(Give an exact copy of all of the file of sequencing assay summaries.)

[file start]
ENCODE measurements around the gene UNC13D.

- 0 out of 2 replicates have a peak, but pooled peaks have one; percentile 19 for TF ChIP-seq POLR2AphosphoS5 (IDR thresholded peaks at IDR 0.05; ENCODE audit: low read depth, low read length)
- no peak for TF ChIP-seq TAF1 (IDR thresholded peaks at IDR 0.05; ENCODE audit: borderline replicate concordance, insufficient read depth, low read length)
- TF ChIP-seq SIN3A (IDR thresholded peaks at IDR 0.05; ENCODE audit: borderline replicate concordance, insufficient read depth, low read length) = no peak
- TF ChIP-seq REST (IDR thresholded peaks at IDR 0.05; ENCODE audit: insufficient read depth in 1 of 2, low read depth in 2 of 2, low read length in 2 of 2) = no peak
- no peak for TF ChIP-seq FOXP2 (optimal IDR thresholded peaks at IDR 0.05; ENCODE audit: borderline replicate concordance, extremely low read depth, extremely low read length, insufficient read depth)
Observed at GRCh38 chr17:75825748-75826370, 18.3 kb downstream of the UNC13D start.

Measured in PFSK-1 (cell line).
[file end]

ENCODE measurements around the gene UNC13D.

- 0 out of 2 replicates have a peak, but pooled peaks have one; percentile 19 for TF ChIP-seq POLR2AphosphoS5 (IDR thresholded peaks at IDR 0.05; ENCODE audit: low read depth, low read length)
- no peak for TF ChIP-seq TAF1 (IDR thresholded peaks at IDR 0.05; ENCODE audit: borderline replicate concordance, insufficient read depth, low read length)
- TF ChIP-seq SIN3A (IDR thresholded peaks at IDR 0.05; ENCODE audit: borderline replicate concordance, insufficient read depth, low read length) = no peak
- TF ChIP-seq REST (IDR thresholded peaks at IDR 0.05; ENCODE audit: insufficient read depth in 1 of 2, low read depth in 2 of 2, low read length in 2 of 2) = no peak
- no peak for TF ChIP-seq FOXP2 (optimal IDR thresholded peaks at IDR 0.05; ENCODE audit: borderline replicate concordance, extremely low read depth, extremely low read length, insufficient read depth)
Observed at GRCh38 chr17:75825748-75826370, 18.3 kb downstream of the UNC13D start.

Measured in PFSK-1 (cell line).